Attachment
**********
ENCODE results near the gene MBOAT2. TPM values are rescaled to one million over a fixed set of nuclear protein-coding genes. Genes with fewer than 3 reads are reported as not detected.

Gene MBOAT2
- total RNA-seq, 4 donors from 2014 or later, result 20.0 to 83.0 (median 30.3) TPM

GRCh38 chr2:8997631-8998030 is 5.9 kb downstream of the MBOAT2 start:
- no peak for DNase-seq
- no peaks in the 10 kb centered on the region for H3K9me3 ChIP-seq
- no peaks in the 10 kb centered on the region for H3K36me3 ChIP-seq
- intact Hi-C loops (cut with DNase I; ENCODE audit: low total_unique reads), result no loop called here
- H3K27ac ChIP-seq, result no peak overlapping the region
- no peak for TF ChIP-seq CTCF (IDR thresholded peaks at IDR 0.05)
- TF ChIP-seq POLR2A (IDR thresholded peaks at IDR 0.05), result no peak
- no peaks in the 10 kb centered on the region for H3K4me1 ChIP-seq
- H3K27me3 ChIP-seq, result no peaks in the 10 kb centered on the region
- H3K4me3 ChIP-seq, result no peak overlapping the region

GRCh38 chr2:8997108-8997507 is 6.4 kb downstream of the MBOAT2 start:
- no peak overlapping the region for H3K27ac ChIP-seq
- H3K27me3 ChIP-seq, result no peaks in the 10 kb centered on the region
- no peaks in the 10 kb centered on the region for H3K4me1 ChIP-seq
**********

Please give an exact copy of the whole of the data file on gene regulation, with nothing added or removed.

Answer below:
ENCODE results near the gene MBOAT2. TPM values are rescaled to one million over a fixed set of nuclear protein-coding genes. Genes with fewer than 3 reads are reported as not detected.

Gene MBOAT2
- total RNA-seq, 4 donors from 2014 or later, result 20.0 to 83.0 (median 30.3) TPM

GRCh38 chr2:8997631-8998030 is 5.9 kb downstream of the MBOAT2 start:
- no peak for DNase-seq
- no peaks in the 10 kb centered on the region for H3K9me3 ChIP-seq
- no peaks in the 10 kb centered on the region for H3K36me3 ChIP-seq
- intact Hi-C loops (cut with DNase I; ENCODE audit: low total_unique reads), result no loop called here
- H3K27ac ChIP-seq, result no peak overlapping the region
- no peak for TF ChIP-seq CTCF (IDR thresholded peaks at IDR 0.05)
- TF ChIP-seq POLR2A (IDR thresholded peaks at IDR 0.05), result no peak
- no peaks in the 10 kb centered on the region for H3K4me1 ChIP-seq
- H3K27me3 ChIP-seq, result no peaks in the 10 kb centered on the region
- H3K4me3 ChIP-seq, result no peak overlapping the region

GRCh38 chr2:8997108-8997507 is 6.4 kb downstream of the MBOAT2 start:
- no peak overlapping the region for H3K27ac ChIP-seq
- H3K27me3 ChIP-seq, result no peaks in the 10 kb centered on the region
- no peaks in the 10 kb centered on the region for H3K4me1 ChIP-seq